For Kurosawa’s last Dream, watch: https://www.youtube.com/watch?v=rEEOfJdGzcQ

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As for Rumi, the mystic poet and Spiritual Sufi Master, let the ecstatic vision of his hauntingly beautiful ‘Death’ poem speak of itself!

When I die …

When my coffin

Is being taken out

You must never think

I am missing this world.

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Don’t shed any tears,

Don’t lament or feel sorry

I’m not falling

into a monster’s abyss.

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When you see

My corpse is being carried

Don’t cry for my leaving,

I’m not leaving,

I’m arriving at eternal love.

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When you leave me

In the grave

Don’t say goodbye.

Remember a grave is

Only a curtain

For the paradise behind.

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You’ll only see me

Descending into a grave.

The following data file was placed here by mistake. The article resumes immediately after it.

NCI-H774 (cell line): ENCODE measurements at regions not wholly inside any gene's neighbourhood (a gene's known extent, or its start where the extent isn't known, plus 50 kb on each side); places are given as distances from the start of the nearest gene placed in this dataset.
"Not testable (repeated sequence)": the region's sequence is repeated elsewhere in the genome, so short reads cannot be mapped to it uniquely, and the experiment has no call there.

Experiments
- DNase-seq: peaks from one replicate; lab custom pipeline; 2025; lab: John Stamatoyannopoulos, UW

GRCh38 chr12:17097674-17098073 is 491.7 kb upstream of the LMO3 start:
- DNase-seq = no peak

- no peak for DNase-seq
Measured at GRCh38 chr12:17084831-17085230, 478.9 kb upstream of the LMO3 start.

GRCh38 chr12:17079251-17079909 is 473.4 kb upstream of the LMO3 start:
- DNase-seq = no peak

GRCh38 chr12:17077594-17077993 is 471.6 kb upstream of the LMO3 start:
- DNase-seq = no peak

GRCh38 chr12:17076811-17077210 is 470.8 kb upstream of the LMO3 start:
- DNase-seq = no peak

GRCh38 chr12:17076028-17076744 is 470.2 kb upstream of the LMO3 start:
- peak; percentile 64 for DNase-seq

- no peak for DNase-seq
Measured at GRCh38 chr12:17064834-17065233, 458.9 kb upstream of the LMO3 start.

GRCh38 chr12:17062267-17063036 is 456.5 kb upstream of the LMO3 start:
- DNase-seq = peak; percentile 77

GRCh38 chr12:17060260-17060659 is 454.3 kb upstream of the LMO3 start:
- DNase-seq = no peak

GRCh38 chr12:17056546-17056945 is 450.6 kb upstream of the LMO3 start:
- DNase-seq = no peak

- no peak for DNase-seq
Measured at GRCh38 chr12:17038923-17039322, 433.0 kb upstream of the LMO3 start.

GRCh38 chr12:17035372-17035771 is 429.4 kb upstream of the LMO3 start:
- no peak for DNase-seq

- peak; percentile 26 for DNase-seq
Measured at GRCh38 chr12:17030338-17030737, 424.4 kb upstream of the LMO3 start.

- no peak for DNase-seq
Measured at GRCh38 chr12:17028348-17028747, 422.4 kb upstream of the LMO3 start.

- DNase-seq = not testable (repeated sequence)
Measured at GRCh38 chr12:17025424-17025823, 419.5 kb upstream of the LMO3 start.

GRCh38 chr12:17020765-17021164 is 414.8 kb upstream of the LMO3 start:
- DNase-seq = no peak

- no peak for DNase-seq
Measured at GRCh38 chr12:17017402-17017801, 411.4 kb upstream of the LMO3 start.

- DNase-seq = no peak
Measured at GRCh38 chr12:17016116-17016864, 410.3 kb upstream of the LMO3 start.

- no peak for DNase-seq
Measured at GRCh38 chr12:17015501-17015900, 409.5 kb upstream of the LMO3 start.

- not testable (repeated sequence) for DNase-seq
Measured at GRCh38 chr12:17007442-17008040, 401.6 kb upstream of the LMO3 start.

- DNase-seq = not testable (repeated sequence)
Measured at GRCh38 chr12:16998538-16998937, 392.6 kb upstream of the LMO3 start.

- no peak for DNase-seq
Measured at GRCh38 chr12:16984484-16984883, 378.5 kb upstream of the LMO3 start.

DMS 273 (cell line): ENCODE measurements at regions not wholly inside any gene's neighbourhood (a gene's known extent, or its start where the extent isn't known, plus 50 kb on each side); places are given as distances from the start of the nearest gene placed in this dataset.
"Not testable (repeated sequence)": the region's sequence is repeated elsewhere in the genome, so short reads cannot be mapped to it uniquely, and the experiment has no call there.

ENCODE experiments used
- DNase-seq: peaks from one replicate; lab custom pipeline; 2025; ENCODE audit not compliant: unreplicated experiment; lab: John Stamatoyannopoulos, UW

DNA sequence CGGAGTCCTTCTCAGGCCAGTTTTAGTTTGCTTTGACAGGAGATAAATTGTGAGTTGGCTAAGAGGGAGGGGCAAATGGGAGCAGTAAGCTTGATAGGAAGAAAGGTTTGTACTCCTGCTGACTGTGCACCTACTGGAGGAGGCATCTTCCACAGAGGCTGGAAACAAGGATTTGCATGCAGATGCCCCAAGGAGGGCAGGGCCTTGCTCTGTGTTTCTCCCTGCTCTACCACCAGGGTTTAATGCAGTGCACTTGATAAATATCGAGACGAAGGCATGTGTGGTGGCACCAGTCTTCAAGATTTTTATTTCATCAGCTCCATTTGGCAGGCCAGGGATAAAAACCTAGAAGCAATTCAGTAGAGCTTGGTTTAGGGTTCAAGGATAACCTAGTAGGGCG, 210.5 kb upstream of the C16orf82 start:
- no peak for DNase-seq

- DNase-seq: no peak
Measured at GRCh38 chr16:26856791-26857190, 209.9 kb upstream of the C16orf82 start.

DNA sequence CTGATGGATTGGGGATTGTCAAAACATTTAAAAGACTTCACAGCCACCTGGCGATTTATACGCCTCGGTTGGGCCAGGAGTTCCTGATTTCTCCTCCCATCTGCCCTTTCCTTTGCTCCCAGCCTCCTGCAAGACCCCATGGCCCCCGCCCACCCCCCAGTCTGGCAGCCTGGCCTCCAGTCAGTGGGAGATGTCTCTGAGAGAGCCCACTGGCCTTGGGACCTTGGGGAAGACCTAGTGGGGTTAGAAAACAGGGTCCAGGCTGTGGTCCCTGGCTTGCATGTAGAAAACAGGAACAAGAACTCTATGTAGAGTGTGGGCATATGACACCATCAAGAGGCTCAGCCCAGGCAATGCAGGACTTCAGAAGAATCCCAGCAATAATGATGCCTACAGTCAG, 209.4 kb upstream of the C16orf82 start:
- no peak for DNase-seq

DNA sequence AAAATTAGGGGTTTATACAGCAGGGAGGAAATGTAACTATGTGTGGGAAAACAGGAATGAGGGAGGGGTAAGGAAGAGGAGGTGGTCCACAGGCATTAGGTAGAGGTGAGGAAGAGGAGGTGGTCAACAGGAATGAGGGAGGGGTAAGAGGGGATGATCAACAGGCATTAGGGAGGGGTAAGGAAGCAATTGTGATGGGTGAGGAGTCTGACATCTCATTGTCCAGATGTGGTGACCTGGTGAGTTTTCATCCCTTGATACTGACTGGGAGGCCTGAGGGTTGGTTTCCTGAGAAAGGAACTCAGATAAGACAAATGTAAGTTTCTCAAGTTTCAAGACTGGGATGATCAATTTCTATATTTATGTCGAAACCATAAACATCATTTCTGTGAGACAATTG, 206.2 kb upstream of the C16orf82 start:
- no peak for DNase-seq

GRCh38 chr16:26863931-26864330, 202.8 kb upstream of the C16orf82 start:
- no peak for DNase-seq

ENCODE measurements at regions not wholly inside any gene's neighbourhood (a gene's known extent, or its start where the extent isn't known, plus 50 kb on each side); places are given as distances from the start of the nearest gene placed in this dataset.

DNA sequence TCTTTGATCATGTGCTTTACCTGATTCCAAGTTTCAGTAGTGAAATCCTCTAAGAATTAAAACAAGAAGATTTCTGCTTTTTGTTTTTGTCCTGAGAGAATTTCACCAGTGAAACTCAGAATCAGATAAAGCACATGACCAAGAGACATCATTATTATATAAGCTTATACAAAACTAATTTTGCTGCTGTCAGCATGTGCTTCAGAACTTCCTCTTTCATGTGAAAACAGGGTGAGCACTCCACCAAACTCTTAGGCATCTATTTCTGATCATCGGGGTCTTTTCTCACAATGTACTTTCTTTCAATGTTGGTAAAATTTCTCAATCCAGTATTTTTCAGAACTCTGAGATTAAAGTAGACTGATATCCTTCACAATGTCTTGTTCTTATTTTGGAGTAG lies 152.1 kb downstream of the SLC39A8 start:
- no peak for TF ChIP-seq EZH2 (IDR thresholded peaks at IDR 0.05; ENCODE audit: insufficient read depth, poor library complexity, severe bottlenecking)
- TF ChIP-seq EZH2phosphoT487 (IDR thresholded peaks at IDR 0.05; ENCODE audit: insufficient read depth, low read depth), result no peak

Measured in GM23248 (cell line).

Now watch me rise.

How can there be an end?

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When the sun sets or

The moon goes down

It looks like the end,

It seems like a sunset,

But in reality it is a dawn.

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When the grave locks you up,

That is when your soul is freed.

Have you ever seen

A seed fallen to earth

Not rise with a new life?

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Why should you doubt the rise

Of a seed named human?

Have you ever seen

A bucket lowered into a well

Coming back empty?

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Why lament for a soul

When it can come back